This recipe is easy and amazing but I have to add one caveat.  I bought red split lentils and they cooked in about 15 minutes.  Not sure what that 1 and 1/4 hour is all about but just be aware that cooking time might vary quite a bit.  I also used what I had on hand and even with some omissions it was super tasty and so healthy!

Red Split Lentils With Cabbage (Masoor dal aur band gobi)

Madhur Jaffrey, Indian Cooking

Serves 4 to 6

200 grams (1 1/4 cups) red split lentils (masoor dal), picked over, washed and drained
1.2 liters (5 cups) water
1/2 teaspoon ground turmeric
5 tablespoons vegetable oil
1 teaspoon cumin seeds
2 to 4 cloves garlic, peeled and finely chopped
1 medium onion, peeled and cut into fine slices
225 grams (1/2 pound) cored and finely shredded cabbage
1 to 2 fresh, hot green chilies, finely sliced
1 1/2 teaspoons salt
1 medium tomato, peeled (ahem, Deb did not peel her tomato) and finely chopped
1/2 teaspoon peeled, finely grated fresh ginger

Put the lentils and water into a heavy pot and bring to a boil. Remove any scum that collects at the top. Add the turmeric and stir to mix. Cover, leaving the lid very slightly ajar, turn heat down to low, and simmer gently for 1 1/4 hours. Stir a few times during the last 30 minutes.

When the lentils cook, heat the oil in a 20 to 23 centimeter (8 to 9 inch) frying pan over medium heat. When hot, put in the cumin seeds. Let them sizzle for 3 to 4 seconds. Now put in the garlic. As soon as the garlic pieces begin to brown, put in the onion, cabbage and green chilies. Stir and fry the cabbage mixture for about 10 minutes or until it begins to brown and turn slightly crisp. Stir in 1/4 teaspoon of the salt. Turn off the heat under the frying pan.

When the lentils have cooked for 1 1/4 hours, add the remaining 1 1/4 teaspoon salt, the tomato and ginger to the pot. Stir to mix. Cover and cook another 10 minutes. Add the cabbage mixture and any remaining oil in the frying pan. Stir to mix and bring to a simmer.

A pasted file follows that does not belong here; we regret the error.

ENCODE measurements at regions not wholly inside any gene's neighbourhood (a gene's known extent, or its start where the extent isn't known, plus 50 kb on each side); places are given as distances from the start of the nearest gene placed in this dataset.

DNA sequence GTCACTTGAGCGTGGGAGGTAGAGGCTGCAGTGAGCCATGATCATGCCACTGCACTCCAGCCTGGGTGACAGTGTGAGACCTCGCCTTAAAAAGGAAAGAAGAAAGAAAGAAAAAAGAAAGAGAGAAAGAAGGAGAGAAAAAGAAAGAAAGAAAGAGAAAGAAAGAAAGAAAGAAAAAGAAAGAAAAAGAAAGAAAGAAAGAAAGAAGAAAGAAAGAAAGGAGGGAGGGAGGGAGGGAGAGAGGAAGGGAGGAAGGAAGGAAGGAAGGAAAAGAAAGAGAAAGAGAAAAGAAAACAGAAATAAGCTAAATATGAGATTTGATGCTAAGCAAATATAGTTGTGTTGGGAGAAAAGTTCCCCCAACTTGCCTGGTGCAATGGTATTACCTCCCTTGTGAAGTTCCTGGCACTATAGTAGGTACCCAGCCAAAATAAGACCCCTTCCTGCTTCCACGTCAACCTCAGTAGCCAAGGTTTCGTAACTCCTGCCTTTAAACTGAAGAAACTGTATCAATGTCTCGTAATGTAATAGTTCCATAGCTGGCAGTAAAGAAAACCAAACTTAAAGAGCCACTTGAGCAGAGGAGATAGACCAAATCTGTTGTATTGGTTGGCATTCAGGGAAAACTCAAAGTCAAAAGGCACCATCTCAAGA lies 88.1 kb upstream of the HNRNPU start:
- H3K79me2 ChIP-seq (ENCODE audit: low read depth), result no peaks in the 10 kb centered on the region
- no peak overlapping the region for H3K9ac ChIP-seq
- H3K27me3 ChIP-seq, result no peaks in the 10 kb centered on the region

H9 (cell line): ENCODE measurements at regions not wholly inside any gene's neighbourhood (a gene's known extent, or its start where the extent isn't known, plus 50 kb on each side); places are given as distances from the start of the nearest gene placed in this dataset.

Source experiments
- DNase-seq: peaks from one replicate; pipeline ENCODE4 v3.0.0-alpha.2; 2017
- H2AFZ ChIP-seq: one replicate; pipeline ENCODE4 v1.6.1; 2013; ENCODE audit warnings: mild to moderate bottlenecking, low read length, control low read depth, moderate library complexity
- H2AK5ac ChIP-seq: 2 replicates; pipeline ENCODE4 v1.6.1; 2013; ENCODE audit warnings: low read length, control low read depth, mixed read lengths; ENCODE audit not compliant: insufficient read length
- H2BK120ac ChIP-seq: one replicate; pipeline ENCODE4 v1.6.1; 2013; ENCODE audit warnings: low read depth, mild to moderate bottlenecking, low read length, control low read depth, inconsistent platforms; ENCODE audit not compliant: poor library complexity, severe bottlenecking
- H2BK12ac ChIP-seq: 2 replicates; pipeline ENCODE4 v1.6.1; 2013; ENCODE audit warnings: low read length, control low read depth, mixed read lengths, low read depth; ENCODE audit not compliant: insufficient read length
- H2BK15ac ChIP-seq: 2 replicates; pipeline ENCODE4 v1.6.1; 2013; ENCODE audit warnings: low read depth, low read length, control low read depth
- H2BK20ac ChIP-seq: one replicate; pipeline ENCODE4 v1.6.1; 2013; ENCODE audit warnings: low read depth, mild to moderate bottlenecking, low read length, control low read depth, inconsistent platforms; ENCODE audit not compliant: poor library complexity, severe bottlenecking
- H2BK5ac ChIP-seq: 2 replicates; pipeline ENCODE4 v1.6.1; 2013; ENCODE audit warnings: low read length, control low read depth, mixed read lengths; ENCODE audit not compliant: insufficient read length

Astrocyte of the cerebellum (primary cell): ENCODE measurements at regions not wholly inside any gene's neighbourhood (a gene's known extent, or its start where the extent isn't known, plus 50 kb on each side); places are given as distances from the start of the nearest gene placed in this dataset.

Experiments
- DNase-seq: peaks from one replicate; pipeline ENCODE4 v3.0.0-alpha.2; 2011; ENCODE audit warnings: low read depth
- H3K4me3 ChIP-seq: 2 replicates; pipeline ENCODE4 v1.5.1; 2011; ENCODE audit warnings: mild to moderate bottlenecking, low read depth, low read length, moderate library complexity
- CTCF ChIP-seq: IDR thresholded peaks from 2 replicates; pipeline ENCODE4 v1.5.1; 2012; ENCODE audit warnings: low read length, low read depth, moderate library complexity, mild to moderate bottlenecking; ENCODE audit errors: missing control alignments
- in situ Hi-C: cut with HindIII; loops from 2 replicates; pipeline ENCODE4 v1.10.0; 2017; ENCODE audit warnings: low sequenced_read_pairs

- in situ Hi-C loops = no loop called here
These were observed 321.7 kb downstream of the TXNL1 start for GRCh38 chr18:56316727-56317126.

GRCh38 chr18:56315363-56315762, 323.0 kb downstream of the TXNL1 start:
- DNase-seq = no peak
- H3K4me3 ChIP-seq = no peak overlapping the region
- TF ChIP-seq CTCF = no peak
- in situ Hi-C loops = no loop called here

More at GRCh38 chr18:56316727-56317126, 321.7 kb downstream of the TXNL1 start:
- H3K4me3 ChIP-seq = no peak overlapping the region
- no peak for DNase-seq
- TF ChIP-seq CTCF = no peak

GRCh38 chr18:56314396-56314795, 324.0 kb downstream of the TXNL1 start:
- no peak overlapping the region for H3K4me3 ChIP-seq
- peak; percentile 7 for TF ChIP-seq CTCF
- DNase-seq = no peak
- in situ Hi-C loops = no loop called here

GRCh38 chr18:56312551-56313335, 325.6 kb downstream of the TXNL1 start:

Simmer uncovered for 2 to 3 minutes or until the cabbage is heated through.


Fried Eggs with Roasted Potatoes, Garlic, Rosemary and Pecorino


Do this: turn your oven up to 425. In a cast iron skillet, pour in a good, solid layer of olive oil–we’re talking like 1/2 a cup. (This recipe is very much based on New Yorker writer Tad Friend’s potatoes.) Cube your potatoes–4 or 5 large potatoes–toss them in that oil and season with lots of salt, pepper, finely chopped rosemary and 2 or 3 cloves of garlic slivered. Pop into the oven and listen; you should hear sizzling in a few minutes. Let them cook that way for 30 to 40 minutes, scraping them up every ten minutes or so and waiting for them to get crusty on the outside and soft in the middle (the best way to know is to blow on a piece and taste).

When they’re ready, take them out of the oven and fry up eggs in olive oil. Get the oil hot in a nonstick skillet, add the eggs, lower the heat, sprinkle with salt, pepper, rosemary and fry until the whites are just set. If the whites around the yolks are still runny, cover the pan with a lid for 20 seconds or so until they’re set.

Scoop potatoes on to each plate, top with two eggs and–here’s the kicker–grate Parmesan or Pecorino over the top. Voila! A weekend breakfast for you to love. You can thank me on Monday.